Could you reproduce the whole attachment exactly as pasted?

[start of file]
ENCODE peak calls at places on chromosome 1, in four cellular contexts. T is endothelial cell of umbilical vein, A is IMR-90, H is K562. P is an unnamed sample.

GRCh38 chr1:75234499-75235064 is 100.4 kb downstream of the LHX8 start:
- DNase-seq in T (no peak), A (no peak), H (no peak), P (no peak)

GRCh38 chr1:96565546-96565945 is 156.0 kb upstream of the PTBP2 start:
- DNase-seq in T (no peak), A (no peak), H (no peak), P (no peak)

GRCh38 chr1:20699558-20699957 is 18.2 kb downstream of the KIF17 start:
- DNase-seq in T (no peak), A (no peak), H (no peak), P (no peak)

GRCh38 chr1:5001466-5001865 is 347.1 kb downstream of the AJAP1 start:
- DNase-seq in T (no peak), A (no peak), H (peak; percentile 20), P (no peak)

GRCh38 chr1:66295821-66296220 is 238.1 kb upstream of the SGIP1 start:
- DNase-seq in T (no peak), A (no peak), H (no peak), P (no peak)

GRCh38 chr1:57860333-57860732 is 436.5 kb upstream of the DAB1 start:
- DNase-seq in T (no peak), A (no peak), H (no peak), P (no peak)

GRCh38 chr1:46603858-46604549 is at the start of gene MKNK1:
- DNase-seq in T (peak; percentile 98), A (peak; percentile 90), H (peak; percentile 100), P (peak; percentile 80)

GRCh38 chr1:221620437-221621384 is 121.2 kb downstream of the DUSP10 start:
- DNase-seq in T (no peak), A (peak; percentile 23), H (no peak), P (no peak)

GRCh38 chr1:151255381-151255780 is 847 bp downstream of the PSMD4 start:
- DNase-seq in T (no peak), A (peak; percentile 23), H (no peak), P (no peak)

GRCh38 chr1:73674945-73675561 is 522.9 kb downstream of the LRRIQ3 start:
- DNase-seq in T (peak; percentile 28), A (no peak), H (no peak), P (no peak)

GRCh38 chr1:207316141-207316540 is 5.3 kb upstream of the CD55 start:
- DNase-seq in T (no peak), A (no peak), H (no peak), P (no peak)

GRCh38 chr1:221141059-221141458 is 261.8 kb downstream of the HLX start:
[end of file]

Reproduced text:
ENCODE peak calls at places on chromosome 1, in four cellular contexts. T is endothelial cell of umbilical vein, A is IMR-90, H is K562. P is an unnamed sample.

GRCh38 chr1:75234499-75235064 is 100.4 kb downstream of the LHX8 start:
- DNase-seq in T (no peak), A (no peak), H (no peak), P (no peak)

GRCh38 chr1:96565546-96565945 is 156.0 kb upstream of the PTBP2 start:
- DNase-seq in T (no peak), A (no peak), H (no peak), P (no peak)

GRCh38 chr1:20699558-20699957 is 18.2 kb downstream of the KIF17 start:
- DNase-seq in T (no peak), A (no peak), H (no peak), P (no peak)

GRCh38 chr1:5001466-5001865 is 347.1 kb downstream of the AJAP1 start:
- DNase-seq in T (no peak), A (no peak), H (peak; percentile 20), P (no peak)

GRCh38 chr1:66295821-66296220 is 238.1 kb upstream of the SGIP1 start:
- DNase-seq in T (no peak), A (no peak), H (no peak), P (no peak)

GRCh38 chr1:57860333-57860732 is 436.5 kb upstream of the DAB1 start:
- DNase-seq in T (no peak), A (no peak), H (no peak), P (no peak)

GRCh38 chr1:46603858-46604549 is at the start of gene MKNK1:
- DNase-seq in T (peak; percentile 98), A (peak; percentile 90), H (peak; percentile 100), P (peak; percentile 80)

GRCh38 chr1:221620437-221621384 is 121.2 kb downstream of the DUSP10 start:
- DNase-seq in T (no peak), A (peak; percentile 23), H (no peak), P (no peak)

GRCh38 chr1:151255381-151255780 is 847 bp downstream of the PSMD4 start:
- DNase-seq in T (no peak), A (peak; percentile 23), H (no peak), P (no peak)

GRCh38 chr1:73674945-73675561 is 522.9 kb downstream of the LRRIQ3 start:
- DNase-seq in T (peak; percentile 28), A (no peak), H (no peak), P (no peak)

GRCh38 chr1:207316141-207316540 is 5.3 kb upstream of the CD55 start:
- DNase-seq in T (no peak), A (no peak), H (no peak), P (no peak)

GRCh38 chr1:221141059-221141458 is 261.8 kb downstream of the HLX start: